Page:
You fell for bargain traps.
These days, with food and gas prices on the rise and with consumers determined to live more frugally in the wake of the Great Recession, it's natural (and commendable) to seek and pounce on good deals when you can. But with a bit more patience and ingenuity, smart shoppers often can land even bigger bargains. You'll just be wasting money if you jump at an initial deal price rather than negotiating or waiting for prices to drop further. Or, short-term savings may make you overlook long-term costs. Read on for tips on comparison-shopping to get the best price, buying only what you'll actually consume and use regularly, and buying at the right time.
The Costco Effect
I love shopping at Costco. I've gotten everything there, from socks, shirts and shampoo to a 46-inch LCD TV. But when it comes to food, I may love Costco a bit too much. And it sometimes requires ingenuity to head off waste. Last September, for the smoked-fish-and-bagel platter I would serve at my post-Yom Kippur breakfast, I bought a 5-pound bag of red onions for about $6. The bag contained about ten onions, but it turned out I needed only two. Let's just say that this may have been the first breakfast in history to have guests walk away with onions as party favors.
Buying When You Can Borrow
Be honest: How many times have you bought something you've used only once or twice? In an age of social networking, collaborative consumption is the next big thing. At SnapGoods.com, you invite contacts to join your network of borrowers, then post an ad to share or borrow just about anything, from a circular saw to a photo scanner to a Vespa scooter. It's a great way to audition a product before buying, if you must. (The site and its networks are currently spreading nationwide.) You can also swap children's clothes and toys at www.thredUP.com, and trade books, movies, music and games at Swap.com.
Buying Too Much Car
One big mistake new-car shoppers make is basing their choice on sticker price alone. Factor in the ownership costs of the vehicles you're considering. Service costs (including standard maintenance and repairs), insurance, fuel and depreciation over the life of an automobile add up to big bucks. For example, the base-model Chevrolet Malibu ($22,735) costs the same as the Honda Accord, but its five-year ownership cost ($36,766) is nearly $1,500 more -- mainly because it has a lower resale value (that is, more depreciation). To compare ownership costs of vehicles on your shopping list, go to our guide for five-year service costs, one-year insurance costs, annual fuel costs and three- and five-year resale values.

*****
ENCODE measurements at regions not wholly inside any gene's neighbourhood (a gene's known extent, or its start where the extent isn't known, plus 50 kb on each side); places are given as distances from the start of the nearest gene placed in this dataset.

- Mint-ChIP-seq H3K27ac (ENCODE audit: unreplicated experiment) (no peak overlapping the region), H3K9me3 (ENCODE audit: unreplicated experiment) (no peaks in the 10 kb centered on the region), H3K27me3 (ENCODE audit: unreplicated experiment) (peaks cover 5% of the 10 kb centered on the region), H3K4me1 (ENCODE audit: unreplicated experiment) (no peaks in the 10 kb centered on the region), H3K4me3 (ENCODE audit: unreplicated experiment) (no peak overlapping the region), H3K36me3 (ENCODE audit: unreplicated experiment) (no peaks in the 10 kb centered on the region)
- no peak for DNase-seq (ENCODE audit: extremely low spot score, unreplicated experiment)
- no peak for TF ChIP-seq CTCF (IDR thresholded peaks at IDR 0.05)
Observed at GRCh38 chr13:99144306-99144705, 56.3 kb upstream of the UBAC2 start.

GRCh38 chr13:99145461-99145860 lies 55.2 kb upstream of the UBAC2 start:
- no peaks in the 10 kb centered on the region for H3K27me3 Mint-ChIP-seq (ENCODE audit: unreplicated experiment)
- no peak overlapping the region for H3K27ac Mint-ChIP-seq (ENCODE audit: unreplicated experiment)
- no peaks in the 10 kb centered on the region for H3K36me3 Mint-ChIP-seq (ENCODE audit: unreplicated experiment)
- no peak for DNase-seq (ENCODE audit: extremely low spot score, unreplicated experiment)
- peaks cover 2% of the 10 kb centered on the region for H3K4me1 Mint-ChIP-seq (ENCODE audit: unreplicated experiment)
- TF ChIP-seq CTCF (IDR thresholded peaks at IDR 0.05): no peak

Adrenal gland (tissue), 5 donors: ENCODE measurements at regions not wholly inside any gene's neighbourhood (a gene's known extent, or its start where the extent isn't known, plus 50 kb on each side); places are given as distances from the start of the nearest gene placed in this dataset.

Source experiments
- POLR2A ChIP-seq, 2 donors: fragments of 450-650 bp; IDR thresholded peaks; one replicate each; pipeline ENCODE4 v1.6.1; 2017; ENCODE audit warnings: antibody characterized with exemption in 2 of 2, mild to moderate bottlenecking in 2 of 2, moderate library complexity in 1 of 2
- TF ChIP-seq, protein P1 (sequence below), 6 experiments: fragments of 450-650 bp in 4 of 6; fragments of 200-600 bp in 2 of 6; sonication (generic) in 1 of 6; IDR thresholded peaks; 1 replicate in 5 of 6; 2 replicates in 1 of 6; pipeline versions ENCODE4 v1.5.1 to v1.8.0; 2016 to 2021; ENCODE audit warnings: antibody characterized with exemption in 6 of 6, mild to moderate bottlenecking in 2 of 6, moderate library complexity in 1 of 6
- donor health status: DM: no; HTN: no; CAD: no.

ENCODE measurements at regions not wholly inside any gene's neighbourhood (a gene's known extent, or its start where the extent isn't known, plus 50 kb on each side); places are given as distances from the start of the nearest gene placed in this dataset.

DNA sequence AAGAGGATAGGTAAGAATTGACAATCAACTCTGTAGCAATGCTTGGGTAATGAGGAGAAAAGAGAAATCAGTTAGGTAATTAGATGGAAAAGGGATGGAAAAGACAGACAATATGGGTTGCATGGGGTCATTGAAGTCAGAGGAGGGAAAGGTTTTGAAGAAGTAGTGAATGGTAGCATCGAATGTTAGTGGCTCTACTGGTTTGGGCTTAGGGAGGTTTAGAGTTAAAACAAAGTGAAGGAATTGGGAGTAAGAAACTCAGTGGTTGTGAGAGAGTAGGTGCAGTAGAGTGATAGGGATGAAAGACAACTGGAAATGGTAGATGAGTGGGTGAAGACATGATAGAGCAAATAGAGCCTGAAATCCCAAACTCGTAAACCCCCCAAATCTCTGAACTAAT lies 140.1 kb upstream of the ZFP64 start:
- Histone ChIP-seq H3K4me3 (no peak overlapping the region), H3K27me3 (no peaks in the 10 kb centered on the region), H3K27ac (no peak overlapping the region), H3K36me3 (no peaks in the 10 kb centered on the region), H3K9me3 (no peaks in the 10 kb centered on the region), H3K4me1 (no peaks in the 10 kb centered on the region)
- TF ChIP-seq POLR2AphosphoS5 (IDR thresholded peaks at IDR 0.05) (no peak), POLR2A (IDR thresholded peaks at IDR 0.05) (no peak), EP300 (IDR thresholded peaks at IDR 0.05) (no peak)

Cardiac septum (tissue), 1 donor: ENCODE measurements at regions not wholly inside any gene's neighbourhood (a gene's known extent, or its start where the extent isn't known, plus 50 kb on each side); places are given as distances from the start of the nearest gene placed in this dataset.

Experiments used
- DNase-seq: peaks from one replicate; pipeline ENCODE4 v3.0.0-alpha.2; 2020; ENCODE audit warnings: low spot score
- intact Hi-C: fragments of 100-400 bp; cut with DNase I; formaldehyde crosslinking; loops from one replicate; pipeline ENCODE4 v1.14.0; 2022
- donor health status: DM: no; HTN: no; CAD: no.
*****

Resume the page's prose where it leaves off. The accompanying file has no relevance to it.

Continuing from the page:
New-to-the-Lot Used Cars
You may think you're getting a deal, but if that used car has been on the lot less than a month, the price is likely to fall further. A study by CarGurus.com shows that the majority of used cars listed for more than 30 days have had at least one price drop. Ask the dealership how long it has had the car: The longer a vehicle has sat on the lot, the more receptive the dealer will be to lowering the price.
Attractive store displays are designed to provoke impulse purchases, for which you're likely to overpay. Curb your urge to spend and instead head for the Internet to get a deal. Our favorite sites: DealNews.com, which has a team of deal hunters keeping their eyes on a million products at more than 2,000 online retailers; DODTracker.com, for tracking deal-of-the-day sites; and for product price comparisons, we like Amazon.com, Pronto.com and Google Product Search. By the time you get home to your computer, the temptation to buy may have passed.
Prepaid Hotel Rooms
When you book a hotel room through a travel site such as Expedia.com or Hotels.com, you're required to pay in advance. Instead, use the sites to compare prices, then call hotels directly to see whether you can get the same rate -- or a better one -- without paying in advance. You can usually cancel without a one-night-rate penalty if you call one or two days in advance.